Following the cow post a few weeks ago, I began to write this piece with my mind on a special dog. He had incredible black and white cow-like markings, and he was an important animal teacher of mine. Bodhi was a gift. He was named after Bodhisattva, which essentially means enlightened being. Bodhi-the-dog was just as his name would indicate: gentle, patient, loving, and calm. What I find so remarkable is that beyond his natural embodiment of these qualities, he brought that same profile out in his human entourage.
Ever since the first day I met Bodhi, I spoke to him softly and gave him wrap-around hugs. There was more than just puppy love going on there. He had an effect on me that was profoundly transformative. My nature is fast-paced and anxious at times. I spend most days as a New York City pavement-pounder and I have a hard time slowing down, even on vacation or a day off. When I was in Bodhi’s presence, I physically and mentally shifted into mindfulness as if in a seated meditation practice. To be clear though, he was not a boring dog; I was always greeted with an enthusiastic bum-wiggling dance and the presentation of a shoe, and he loved squirrels and treats. Yet even at the dog park while he ran around and showed off his incredible capoeira spins, I found myself completely at ease watching him play.
Two weekends ago, Bodhi was not feeling so well, and we were all keeping an eye on him. It was a busy weekend with family, so I was operating at my normal, rapid pace even while I enjoyed the festivities. At one point, I got down on the floor next to Bodhi. He put his head on his paws and I put my head on my hands and we just looked at each other. I was expressing my concern and he was looking at me with reassurance that he just wanted to take it easy and rest. Eventually, he just rolled to his side so that he was cuddled under my arm, and we both fell asleep for a short time. Other than savasana at the end of yoga class, napping is not modus operandi. What a gift!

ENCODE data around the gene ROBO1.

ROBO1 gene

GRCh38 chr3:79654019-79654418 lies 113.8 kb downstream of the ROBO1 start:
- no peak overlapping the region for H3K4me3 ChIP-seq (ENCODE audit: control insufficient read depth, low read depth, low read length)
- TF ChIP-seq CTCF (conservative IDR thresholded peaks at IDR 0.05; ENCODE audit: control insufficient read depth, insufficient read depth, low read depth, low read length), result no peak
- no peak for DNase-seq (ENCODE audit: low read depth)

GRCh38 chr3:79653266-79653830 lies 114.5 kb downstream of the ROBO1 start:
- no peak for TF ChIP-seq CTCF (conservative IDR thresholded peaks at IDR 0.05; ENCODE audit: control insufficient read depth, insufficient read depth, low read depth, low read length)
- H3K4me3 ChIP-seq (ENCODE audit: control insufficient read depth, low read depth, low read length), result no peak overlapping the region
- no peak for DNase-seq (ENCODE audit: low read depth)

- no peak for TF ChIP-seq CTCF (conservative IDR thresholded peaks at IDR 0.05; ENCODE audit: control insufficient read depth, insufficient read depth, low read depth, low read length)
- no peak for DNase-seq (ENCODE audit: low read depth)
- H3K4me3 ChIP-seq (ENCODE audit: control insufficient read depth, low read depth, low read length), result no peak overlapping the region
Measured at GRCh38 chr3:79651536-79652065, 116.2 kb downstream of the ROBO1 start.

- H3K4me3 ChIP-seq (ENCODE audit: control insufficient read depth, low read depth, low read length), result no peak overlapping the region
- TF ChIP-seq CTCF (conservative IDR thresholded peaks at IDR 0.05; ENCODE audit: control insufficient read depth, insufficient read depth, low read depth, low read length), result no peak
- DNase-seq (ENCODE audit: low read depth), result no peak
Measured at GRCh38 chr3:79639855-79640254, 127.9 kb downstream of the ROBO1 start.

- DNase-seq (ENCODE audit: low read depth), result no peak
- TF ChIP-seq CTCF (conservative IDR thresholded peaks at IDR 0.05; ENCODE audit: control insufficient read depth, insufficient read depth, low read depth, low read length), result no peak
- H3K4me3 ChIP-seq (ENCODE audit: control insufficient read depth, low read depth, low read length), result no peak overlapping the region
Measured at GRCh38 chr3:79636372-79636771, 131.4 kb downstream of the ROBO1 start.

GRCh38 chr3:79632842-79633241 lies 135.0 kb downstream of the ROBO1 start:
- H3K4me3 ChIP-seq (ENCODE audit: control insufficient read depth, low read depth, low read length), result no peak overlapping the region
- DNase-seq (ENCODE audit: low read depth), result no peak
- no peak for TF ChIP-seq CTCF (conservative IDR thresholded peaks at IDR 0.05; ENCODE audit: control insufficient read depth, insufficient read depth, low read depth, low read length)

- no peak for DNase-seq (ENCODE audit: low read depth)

We suddenly and unexpectedly lost Bodhi earlier this week at the young age of 6. Bodhi taught all of us acceptance, gentleness, compassion, patience, and appreciation for the simple things in life.
Bodhi was the only sentient being whose nature alone could put me at a level of ease that lulled me into guilt-free rest. He may have needed an arm around him at that particular moment to feel comforted, but I realized in that moment of connection that I had been ignoring my need for some downtime with a loved one. He showed me the way.
It is said: “When the student is ready, the teacher appears.”
Teachers take all forms…even a seemingly-enlightened, cow-spotted, aptly-named dog. He gave us so many gifts just by being ours.
Bodhi, you are terribly missed.
With gratitude and a triple time bum wiggle in your honor - TaraMarie